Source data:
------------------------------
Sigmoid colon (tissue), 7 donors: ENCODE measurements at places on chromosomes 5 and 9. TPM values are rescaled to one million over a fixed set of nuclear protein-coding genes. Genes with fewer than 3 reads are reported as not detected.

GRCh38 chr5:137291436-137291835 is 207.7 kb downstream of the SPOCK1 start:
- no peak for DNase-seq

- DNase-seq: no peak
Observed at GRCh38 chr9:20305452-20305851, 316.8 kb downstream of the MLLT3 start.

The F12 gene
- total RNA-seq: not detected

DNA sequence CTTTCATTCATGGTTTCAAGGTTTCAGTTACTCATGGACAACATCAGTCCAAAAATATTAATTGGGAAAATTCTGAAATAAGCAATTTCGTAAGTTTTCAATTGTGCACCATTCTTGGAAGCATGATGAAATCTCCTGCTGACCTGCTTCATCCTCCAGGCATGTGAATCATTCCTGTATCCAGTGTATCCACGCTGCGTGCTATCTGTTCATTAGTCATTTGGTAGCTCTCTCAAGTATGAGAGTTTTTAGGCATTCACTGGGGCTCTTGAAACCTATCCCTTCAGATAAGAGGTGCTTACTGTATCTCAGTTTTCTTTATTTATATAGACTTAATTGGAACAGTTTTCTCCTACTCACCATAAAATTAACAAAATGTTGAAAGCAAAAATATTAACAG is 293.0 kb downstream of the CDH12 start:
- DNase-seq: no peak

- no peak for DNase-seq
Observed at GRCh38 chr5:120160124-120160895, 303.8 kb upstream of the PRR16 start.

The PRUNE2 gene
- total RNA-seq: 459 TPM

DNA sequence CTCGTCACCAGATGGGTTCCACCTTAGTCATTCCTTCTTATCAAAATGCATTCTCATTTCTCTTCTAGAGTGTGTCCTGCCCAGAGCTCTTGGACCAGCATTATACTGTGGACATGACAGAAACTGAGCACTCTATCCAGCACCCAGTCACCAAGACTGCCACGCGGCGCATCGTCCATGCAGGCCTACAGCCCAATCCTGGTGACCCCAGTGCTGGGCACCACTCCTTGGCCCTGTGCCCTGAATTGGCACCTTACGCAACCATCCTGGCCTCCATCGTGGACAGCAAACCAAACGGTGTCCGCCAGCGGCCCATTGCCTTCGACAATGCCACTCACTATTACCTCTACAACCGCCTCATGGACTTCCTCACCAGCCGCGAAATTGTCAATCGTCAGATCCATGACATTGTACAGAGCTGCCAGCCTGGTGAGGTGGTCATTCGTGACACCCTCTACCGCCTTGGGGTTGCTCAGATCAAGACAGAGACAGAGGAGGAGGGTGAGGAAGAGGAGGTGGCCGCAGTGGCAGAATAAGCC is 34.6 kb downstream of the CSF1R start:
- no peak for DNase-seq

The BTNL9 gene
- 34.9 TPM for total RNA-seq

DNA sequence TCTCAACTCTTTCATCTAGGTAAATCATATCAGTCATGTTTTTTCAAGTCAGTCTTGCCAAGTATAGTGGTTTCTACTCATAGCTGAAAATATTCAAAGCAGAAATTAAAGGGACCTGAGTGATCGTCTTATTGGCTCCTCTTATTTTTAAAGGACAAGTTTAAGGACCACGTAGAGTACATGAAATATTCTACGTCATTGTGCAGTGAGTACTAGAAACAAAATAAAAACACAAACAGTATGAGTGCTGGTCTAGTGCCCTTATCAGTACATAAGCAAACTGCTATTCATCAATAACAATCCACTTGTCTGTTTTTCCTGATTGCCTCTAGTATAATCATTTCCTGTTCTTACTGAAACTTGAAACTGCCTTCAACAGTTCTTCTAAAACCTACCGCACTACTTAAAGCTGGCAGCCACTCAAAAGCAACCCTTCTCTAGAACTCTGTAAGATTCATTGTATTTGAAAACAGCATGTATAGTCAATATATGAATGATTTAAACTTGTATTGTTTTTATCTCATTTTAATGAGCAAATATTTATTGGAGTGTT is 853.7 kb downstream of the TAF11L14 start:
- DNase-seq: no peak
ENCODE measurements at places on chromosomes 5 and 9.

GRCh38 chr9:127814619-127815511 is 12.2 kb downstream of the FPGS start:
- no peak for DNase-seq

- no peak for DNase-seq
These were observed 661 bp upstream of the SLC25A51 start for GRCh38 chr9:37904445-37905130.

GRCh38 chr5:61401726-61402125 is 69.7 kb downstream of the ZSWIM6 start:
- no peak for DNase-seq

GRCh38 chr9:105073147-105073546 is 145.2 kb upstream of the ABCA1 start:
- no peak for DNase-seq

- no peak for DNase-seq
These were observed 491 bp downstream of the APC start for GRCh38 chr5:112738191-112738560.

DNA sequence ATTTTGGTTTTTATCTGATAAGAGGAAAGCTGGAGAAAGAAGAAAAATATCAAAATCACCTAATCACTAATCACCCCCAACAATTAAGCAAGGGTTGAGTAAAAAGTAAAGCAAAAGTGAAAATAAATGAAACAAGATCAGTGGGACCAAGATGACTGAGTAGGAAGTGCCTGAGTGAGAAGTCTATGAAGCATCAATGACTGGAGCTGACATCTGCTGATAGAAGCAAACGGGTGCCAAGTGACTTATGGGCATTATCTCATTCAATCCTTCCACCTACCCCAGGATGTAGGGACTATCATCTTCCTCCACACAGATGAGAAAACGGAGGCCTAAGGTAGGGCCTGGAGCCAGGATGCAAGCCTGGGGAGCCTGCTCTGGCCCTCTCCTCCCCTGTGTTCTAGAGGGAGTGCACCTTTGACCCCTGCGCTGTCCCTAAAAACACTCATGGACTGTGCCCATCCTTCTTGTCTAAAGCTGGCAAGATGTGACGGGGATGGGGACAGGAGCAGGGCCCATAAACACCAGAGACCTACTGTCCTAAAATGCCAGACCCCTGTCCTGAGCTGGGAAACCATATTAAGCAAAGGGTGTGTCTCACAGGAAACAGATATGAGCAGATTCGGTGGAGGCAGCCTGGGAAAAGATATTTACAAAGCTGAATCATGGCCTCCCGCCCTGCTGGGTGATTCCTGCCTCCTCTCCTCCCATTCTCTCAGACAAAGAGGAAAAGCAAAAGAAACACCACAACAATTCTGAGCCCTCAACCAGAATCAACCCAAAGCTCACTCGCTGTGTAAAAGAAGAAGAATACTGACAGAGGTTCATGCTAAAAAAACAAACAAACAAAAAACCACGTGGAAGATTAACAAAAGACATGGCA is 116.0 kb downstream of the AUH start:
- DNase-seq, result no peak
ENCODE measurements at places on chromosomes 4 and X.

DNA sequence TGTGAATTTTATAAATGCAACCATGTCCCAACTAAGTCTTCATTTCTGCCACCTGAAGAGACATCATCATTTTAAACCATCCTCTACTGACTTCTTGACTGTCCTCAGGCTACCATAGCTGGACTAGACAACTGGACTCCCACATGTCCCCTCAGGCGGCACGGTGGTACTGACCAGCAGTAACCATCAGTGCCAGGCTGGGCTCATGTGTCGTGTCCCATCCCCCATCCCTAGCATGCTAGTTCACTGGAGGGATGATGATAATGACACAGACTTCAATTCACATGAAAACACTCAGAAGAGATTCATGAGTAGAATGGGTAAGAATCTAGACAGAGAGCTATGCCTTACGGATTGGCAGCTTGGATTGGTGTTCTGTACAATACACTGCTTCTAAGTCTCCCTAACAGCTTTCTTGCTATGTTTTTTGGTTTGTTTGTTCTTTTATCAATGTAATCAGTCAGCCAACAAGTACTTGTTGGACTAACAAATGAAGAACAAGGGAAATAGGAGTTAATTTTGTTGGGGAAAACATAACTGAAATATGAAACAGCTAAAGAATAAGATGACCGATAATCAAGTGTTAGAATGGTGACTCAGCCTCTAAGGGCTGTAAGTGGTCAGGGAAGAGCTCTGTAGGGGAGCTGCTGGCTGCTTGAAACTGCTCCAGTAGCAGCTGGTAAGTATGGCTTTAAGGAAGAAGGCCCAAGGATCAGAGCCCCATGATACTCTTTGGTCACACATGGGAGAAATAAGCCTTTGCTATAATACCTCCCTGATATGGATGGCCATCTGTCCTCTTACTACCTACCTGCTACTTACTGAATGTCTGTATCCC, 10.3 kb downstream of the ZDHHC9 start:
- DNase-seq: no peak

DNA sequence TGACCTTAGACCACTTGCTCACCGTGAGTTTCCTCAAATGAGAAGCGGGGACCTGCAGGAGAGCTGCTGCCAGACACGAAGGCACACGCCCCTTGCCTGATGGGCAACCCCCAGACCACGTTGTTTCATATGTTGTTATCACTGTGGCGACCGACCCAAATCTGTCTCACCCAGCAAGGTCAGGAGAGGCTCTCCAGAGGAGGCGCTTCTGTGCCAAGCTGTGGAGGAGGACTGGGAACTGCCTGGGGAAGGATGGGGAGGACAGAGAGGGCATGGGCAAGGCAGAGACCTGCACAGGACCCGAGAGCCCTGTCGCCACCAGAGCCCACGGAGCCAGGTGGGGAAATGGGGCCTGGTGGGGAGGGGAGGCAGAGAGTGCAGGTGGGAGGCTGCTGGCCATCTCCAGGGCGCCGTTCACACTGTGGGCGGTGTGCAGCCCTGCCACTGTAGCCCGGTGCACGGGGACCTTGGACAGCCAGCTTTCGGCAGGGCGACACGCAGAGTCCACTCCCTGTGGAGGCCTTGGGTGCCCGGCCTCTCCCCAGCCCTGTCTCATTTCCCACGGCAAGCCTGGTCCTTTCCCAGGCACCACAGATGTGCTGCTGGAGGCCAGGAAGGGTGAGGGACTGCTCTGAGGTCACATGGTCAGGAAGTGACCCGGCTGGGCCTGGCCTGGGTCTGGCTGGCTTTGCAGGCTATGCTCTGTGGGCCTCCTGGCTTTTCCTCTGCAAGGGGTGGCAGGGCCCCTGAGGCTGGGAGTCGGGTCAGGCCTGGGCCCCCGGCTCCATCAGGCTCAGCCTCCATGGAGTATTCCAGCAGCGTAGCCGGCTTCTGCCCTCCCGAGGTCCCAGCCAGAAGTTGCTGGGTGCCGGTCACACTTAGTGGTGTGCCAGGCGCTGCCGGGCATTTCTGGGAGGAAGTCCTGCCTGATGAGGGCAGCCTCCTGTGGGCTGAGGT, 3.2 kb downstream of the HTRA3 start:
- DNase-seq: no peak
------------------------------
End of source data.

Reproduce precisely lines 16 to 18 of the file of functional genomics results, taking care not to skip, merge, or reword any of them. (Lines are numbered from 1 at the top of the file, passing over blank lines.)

The BTNL9 gene
- 34.9 TPM for total RNA-seq

DNA sequence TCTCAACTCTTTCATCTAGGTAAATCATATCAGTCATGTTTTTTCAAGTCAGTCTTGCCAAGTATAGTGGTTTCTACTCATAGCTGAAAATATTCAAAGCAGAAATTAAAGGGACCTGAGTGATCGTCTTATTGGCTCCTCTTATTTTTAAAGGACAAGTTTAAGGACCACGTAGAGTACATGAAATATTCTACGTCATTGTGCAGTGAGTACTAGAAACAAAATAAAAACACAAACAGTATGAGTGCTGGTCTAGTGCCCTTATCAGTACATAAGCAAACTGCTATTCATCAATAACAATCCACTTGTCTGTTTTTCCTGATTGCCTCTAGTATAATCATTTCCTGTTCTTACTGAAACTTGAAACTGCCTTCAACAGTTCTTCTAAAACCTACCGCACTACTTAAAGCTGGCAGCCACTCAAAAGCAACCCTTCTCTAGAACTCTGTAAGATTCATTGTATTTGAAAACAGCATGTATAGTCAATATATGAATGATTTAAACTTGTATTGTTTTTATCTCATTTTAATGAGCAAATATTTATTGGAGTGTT is 853.7 kb downstream of the TAF11L14 start: